HAVRE de GRACE, Md. - The McDonald's LPGA Championship will have a new, yet-to-be-determined home next year. Chances are few will miss it being at Bulle Rock any more than Nicole Castrale.

Three years ago, she opened with an 8-under-par 64 here, to take a two-shot lead. She followed with a 75, then injured her ankle after the round and went 74-76 over the weekend to finish in a tie for 34th. The last 2 years, she's tied for 10th.

In 10 tournaments this season, her best showing was a tie for 15th. And that was in early March in Thailand. Last week, she tied for 63rd. But yesterday, as if on cue, the 30-year-old California native threw a 65 on the board, which left her one ahead of Swedish rookie Anna Nordqvist after 18 holes of the year's second major.

"I like majors," said Castrale, whose best finish in the 13 she played in before was a tie for sixth at last July's U.S. Open. "I like it when you have to hit great shots. You have to stay extremely patient, and, really, that's my goal the next 3 days. Keep doing what I'm doing."

Her lone win came 2 years ago, at the inaugural and now-defunct Ginn Tribute, which knocked the Shop-Rite Classic in South Jersey off the schedule. But the last 18 months have been mostly a struggle.

"It's tough," Castrale said. "Nobody's expectations are going to be nearly as high as mine. It was a real fine line from moving to the top 10 in the world [rankings]. I may have regressed a little bit, but I've learned to grind, because I haven't had it.

"That's the biggest lesson I think I could have gained from all of this, and I'll get it back. It's just a matter of time. I'm working hard. I've got great people around me [including her husband/caddie Craig], so it will come. It's golf. It's a game. It isn't perfect. All I can do is my best."

Castrale shot 30 on the front side, something nobody had done on either nine since the event moved from Delaware in 2005. She added her seventh and eighth birdies of the round on Nos. 14 and 15, but closed with a bogey 5 at the home hole after putting her drive in the rough.

"I think it's finally coming together," she said. "It was a great feeling. That's the thing with golf. You can never say you've got it. Once you say [that], I don't think you [do]. You're always trying to get better out here. I'm fortunate Craig is out here with me. He sees what I can do and can't pull off, basically. He knows me probably better than I know myself . . .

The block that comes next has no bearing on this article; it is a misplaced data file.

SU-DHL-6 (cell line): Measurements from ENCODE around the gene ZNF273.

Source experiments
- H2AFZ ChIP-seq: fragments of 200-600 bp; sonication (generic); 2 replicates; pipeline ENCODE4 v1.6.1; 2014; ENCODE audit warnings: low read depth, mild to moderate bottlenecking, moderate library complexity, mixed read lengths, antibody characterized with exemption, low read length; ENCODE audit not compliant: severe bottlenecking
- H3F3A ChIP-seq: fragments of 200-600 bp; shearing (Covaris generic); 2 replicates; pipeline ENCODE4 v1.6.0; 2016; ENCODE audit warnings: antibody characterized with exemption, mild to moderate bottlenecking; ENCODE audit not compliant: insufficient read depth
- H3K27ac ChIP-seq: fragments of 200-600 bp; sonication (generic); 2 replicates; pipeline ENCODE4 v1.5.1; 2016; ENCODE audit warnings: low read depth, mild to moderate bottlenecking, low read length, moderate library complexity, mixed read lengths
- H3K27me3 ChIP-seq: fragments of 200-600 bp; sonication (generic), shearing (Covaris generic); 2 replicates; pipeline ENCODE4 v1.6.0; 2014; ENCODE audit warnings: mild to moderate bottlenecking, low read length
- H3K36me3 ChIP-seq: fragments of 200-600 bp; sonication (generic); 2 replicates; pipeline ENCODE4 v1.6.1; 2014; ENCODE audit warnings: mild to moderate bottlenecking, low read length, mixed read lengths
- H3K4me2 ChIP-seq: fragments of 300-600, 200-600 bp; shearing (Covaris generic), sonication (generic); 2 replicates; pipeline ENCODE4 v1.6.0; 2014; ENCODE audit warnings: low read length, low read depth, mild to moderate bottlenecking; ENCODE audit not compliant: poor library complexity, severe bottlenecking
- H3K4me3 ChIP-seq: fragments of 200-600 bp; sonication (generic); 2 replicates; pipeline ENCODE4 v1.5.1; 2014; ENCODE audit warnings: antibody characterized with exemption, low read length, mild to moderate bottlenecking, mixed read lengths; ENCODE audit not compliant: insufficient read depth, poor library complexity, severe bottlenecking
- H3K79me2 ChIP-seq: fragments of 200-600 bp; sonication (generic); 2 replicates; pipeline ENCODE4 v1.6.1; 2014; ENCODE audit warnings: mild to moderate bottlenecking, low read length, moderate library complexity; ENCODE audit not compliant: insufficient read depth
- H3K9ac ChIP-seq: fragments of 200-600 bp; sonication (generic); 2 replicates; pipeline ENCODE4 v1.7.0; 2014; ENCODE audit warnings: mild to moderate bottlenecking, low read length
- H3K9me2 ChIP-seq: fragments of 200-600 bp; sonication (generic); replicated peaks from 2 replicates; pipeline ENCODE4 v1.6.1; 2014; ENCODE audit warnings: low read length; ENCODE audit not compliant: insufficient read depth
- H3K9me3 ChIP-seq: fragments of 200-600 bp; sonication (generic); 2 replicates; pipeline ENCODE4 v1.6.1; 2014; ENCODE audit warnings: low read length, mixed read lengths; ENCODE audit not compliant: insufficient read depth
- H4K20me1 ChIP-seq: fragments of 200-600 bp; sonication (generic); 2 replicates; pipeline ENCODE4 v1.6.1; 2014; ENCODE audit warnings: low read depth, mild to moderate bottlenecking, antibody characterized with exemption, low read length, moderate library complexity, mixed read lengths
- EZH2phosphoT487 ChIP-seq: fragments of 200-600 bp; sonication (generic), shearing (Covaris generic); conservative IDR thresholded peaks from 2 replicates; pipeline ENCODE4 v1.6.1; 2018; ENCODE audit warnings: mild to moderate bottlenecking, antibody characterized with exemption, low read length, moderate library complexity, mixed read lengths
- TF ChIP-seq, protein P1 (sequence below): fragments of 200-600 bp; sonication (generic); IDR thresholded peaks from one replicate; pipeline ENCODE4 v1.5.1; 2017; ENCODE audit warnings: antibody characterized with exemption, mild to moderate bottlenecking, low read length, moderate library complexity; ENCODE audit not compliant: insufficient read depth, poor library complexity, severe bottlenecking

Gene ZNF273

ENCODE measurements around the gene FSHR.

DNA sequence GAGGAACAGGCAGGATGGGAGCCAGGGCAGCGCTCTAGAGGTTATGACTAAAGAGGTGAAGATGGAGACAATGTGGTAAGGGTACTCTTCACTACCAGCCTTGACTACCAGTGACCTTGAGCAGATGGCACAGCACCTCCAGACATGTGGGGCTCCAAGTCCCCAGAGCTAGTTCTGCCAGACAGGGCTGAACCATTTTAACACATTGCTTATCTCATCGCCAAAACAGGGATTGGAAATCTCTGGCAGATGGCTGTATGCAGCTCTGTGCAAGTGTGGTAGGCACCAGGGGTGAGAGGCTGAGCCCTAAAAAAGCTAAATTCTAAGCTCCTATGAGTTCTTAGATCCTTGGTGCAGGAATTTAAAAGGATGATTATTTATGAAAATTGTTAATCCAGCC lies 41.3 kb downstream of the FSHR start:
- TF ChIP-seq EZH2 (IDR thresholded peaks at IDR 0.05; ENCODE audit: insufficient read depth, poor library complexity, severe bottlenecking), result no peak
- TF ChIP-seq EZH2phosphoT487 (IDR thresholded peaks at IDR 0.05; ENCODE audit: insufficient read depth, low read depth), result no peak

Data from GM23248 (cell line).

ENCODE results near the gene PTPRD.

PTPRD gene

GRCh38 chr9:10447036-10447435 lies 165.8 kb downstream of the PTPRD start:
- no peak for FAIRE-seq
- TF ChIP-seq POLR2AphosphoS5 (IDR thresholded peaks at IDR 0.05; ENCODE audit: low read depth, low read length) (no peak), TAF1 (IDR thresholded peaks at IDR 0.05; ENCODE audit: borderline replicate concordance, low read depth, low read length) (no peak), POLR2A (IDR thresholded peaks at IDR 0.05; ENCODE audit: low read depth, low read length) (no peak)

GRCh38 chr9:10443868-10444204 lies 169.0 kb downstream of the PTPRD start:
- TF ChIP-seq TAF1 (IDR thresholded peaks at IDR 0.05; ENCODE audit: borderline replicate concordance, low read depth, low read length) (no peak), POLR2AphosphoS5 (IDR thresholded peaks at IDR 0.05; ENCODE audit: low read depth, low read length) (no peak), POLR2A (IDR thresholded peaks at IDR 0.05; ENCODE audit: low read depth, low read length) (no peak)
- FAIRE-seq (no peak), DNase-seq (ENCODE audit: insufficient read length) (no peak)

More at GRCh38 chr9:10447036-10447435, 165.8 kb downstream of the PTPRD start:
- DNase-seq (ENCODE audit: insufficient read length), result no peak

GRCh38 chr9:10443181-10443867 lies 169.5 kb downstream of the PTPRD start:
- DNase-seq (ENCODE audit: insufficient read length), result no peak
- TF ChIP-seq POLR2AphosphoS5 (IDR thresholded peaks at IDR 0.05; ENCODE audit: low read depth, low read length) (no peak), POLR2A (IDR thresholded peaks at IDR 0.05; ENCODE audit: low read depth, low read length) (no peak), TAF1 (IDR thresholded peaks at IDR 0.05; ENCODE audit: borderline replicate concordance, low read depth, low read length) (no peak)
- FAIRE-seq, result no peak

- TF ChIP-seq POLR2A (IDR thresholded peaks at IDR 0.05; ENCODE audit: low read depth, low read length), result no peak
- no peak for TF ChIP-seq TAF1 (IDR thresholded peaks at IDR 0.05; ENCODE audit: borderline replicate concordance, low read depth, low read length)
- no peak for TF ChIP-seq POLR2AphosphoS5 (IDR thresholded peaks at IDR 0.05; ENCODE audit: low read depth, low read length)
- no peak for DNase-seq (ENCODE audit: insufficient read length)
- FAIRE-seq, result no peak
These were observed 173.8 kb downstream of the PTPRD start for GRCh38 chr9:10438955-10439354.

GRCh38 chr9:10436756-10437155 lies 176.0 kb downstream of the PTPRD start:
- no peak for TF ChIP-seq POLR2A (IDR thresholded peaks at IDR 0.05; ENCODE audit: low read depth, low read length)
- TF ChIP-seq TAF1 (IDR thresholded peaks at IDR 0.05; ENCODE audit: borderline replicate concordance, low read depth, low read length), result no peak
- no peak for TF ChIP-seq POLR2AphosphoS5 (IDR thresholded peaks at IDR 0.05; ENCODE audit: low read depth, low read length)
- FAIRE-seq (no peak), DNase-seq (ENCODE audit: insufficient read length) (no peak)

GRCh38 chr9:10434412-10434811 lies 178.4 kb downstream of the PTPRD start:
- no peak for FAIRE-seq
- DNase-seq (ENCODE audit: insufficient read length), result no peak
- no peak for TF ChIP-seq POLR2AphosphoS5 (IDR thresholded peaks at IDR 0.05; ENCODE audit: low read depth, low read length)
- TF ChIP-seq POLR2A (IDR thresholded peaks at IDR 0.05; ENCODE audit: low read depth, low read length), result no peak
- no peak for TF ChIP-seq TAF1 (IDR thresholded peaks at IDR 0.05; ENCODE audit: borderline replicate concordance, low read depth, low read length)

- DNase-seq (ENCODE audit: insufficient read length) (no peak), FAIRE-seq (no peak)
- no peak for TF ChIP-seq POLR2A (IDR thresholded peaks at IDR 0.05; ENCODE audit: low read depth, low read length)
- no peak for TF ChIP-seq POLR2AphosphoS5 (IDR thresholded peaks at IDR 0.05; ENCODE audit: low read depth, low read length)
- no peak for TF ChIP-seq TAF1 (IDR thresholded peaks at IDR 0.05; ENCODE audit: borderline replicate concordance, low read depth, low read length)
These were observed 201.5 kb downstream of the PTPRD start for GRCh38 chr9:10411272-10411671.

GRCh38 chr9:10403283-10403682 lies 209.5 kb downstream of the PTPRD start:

"The golf course is playing very long. It's very wet. You can definitely fire at the pins, because the greens are receptive. What makes it tricky is, on a lot of these holes, you're coming in with mid- to long irons, to even some hybrids or fairway woods. You miss the fairway, you're going to get penalized. The rough is extremely healthy. Good luck getting on the green if you're in it. It should be tough. It's a major. You have to step up and hit good shots.

"Tomorrow I'm going to stand up on the 10th tee and try to hit it in the fairway. I can't go out there and compare [it with] what I did today. I mean, I may shoot 30 on the back nine and even on the front."

Which, of course, she and everybody else in the field would gladly take.

Nordqvist, who also started on No. 1, navigated the front in 32 (with her sole bogey, at No. 6) and the back in 34. This is her third major, and first as a professional. Her highest finish in four previous starts this season is a tie for 17th.

"The course is in such good shape, so if you're rolling your putts well, you can score out there," she said. "I lost some momentum at the turn. I had to wait a little bit [on the 10th tee]. But I was able to get back and finish strong [she birdied 14 and 17]. I had a lot of good opportunities. I've been putting good lately, so that really helps.

"Obviously, this is where you want to be. I haven't played that much, but I'm here to learn, just to have fun. It's just getting that balance with everything. Golf is my work now . . . There's 3 more days, and I really look forward to the week. I don't have many expectations this year. Just see where you end up."

China's Shanshan Feng is third, at 67. Seven are at 68: Paige Mackenzie, Ashleigh Simon, Amy Yang, Na Yeon Choi, Stacy Lewis, Moira Dunn and Aree Song. Of the top 10, only Castrale and Dunn have a victory.

"All I can do is keep trying to get better and see what happens," Castrale said.

Especially at this venue.

McTap-ins

Brittany Lincicome, who won the Kraft Nabisco in early April, shot 75 . . . Leading money winner Cristie Kerr carded a 76 . . . Defending champ Yani Tseng shot 73 . . . Michelle Wie, who almost won here in 2005 and '06, is at 70 . . . Lorena Ochoa, who missed the playoff last year by one, shot 72 . . . Former champ Karrie Webb, the runner-up in 2006 and '07, had a 72 . . . Se Ri Pak, who's won this thing three times (once here), shot 72 . . . Suzann Pettersen, the winner 2 years ago, is at 74 . . . Paul Creamer shot 74 . . . Last year's runner-up, Maria Hjorth, shot 71 . . . Lansdale Catholic product Lisa Strom had a 76. *